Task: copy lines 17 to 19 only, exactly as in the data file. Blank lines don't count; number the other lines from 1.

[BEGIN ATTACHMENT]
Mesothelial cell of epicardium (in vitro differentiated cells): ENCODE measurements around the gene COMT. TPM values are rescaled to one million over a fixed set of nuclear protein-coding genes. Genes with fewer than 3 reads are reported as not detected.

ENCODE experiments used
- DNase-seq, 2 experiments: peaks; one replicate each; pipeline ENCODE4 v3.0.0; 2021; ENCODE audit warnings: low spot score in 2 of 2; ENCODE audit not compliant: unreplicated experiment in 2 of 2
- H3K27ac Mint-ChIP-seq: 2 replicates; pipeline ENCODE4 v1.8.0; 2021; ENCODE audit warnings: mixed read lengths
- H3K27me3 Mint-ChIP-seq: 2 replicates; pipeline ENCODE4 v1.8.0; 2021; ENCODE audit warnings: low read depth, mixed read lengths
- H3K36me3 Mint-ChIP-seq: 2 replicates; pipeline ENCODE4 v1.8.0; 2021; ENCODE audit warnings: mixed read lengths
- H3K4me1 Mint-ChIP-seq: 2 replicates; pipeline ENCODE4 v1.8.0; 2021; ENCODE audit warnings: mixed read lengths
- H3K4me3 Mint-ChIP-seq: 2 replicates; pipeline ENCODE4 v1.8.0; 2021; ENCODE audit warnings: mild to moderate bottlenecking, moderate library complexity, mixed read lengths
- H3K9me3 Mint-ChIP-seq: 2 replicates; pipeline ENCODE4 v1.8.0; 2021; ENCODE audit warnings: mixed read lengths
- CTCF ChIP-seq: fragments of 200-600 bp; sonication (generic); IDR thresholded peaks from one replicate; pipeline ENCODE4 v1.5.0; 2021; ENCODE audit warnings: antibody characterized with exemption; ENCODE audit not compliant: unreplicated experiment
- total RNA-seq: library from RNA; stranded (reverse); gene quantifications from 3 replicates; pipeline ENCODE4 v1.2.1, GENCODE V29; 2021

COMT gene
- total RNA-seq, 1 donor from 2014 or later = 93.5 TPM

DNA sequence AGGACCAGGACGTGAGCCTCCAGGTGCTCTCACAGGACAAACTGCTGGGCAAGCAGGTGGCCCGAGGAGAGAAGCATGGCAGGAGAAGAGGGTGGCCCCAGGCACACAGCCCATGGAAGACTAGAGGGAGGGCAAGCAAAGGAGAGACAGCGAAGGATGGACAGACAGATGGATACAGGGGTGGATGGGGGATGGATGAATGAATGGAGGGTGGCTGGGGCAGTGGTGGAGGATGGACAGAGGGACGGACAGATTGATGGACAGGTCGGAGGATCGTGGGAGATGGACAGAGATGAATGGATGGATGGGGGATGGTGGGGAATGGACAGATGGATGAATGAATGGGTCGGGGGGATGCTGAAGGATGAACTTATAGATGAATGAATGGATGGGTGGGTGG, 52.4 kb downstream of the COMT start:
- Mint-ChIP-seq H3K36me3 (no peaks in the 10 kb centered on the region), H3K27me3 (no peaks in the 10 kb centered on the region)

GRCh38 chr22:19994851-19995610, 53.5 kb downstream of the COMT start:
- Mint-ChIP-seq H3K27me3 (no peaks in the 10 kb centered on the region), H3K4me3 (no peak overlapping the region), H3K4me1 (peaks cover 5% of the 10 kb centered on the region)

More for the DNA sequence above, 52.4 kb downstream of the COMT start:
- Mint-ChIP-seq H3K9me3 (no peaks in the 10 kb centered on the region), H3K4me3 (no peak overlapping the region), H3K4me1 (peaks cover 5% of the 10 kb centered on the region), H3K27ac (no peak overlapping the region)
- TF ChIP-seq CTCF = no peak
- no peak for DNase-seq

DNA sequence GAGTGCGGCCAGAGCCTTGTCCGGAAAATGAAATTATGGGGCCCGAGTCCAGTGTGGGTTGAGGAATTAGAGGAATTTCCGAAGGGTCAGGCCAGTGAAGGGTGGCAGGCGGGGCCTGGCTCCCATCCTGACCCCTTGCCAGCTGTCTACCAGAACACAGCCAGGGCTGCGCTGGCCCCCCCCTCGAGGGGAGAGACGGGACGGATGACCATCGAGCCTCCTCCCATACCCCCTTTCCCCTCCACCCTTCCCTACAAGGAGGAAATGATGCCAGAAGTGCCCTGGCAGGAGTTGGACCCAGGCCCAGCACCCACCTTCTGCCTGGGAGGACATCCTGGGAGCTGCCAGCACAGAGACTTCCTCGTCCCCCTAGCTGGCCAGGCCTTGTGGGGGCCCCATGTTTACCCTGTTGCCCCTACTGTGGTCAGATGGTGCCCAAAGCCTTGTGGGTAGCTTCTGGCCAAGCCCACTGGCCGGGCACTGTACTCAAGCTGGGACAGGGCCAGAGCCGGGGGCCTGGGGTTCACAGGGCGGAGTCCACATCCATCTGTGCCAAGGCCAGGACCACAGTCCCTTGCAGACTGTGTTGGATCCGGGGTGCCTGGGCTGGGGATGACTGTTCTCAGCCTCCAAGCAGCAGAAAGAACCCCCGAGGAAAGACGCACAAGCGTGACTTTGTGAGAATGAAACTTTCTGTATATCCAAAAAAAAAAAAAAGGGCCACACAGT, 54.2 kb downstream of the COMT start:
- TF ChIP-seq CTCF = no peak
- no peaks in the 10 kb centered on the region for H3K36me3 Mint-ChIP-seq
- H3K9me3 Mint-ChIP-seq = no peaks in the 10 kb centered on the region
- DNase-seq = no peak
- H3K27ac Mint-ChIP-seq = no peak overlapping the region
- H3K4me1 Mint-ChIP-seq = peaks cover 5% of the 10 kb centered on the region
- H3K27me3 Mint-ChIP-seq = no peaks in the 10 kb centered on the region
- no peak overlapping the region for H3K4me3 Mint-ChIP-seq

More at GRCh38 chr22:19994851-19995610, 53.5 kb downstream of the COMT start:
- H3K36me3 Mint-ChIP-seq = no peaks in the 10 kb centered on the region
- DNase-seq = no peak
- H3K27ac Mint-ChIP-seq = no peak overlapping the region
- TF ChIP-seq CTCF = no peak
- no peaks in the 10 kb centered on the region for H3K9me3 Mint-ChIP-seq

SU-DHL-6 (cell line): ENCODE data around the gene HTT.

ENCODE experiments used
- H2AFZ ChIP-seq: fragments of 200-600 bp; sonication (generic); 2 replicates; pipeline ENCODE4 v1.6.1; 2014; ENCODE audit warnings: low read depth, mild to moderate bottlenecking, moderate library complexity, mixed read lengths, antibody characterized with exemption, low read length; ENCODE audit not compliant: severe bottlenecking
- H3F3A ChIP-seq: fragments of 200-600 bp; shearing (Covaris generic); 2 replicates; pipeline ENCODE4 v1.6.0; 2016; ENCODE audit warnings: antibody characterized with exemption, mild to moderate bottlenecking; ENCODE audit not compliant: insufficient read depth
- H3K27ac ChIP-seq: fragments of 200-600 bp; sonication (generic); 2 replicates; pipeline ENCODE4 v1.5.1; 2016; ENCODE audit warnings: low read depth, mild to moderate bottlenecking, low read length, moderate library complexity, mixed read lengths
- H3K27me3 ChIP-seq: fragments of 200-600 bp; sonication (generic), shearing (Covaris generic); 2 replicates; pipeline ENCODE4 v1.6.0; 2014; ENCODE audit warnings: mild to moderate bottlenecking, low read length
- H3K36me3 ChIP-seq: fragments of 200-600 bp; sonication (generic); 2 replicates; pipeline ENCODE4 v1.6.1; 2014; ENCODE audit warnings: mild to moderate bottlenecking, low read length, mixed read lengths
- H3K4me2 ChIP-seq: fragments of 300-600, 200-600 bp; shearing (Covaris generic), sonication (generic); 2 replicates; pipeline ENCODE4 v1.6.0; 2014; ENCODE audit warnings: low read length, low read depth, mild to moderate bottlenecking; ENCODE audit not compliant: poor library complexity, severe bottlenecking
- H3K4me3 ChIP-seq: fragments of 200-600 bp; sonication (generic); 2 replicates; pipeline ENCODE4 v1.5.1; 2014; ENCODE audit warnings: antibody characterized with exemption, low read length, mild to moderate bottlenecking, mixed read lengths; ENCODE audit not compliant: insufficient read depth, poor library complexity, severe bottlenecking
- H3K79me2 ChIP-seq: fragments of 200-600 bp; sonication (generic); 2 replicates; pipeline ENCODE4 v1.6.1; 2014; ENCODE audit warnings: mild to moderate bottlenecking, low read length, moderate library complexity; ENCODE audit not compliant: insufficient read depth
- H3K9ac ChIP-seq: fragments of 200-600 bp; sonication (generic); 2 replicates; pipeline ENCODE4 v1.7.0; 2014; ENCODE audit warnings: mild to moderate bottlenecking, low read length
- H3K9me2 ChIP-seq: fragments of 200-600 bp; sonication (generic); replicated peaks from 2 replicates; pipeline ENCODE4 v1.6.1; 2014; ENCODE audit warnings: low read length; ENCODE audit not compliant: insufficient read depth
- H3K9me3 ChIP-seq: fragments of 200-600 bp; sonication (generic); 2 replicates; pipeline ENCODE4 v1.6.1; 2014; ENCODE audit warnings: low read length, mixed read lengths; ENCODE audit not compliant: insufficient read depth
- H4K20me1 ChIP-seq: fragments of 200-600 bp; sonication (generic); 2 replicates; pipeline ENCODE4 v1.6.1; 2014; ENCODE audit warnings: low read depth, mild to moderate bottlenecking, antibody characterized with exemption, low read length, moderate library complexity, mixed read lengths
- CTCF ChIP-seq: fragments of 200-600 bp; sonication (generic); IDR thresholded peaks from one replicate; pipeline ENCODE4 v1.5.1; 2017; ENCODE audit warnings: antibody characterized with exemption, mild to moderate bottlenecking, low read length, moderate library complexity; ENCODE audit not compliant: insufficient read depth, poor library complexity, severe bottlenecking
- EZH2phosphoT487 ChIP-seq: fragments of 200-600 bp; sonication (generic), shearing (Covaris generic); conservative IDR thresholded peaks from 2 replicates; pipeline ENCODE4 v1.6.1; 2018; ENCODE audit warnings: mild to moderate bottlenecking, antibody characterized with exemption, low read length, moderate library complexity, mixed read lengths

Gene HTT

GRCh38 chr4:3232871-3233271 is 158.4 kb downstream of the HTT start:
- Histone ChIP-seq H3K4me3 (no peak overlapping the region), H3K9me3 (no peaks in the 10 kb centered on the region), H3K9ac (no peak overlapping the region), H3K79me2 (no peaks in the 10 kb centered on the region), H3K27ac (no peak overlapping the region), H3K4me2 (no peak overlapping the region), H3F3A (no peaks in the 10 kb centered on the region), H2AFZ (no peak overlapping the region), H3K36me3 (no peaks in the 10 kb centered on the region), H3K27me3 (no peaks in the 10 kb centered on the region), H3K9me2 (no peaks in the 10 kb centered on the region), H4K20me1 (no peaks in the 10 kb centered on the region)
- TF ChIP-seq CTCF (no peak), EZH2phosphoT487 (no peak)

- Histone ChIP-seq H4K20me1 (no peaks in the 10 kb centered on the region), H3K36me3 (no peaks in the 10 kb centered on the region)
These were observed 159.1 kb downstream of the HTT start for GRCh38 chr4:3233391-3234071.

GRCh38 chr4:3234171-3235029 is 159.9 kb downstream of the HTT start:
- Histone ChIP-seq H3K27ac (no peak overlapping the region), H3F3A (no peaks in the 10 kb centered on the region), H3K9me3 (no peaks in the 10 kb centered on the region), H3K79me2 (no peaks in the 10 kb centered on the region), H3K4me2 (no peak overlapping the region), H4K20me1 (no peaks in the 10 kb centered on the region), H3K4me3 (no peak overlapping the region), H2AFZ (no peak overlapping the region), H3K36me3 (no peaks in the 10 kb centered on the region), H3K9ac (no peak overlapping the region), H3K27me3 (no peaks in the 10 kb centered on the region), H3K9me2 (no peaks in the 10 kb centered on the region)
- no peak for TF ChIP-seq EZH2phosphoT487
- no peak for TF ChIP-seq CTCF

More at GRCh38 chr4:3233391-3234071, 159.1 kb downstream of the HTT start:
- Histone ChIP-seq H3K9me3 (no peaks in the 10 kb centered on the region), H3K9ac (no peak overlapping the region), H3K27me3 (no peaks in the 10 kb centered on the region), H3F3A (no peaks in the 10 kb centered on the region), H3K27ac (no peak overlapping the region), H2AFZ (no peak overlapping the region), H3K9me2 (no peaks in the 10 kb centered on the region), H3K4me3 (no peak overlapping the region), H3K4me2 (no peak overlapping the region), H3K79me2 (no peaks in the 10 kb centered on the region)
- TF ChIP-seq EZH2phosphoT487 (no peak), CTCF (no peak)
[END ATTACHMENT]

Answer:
- Mint-ChIP-seq H3K27me3 (no peaks in the 10 kb centered on the region), H3K4me3 (no peak overlapping the region), H3K4me1 (peaks cover 5% of the 10 kb centered on the region)

More for the DNA sequence above, 52.4 kb downstream of the COMT start:
- Mint-ChIP-seq H3K9me3 (no peaks in the 10 kb centered on the region), H3K4me3 (no peak overlapping the region), H3K4me1 (peaks cover 5% of the 10 kb centered on the region), H3K27ac (no peak overlapping the region)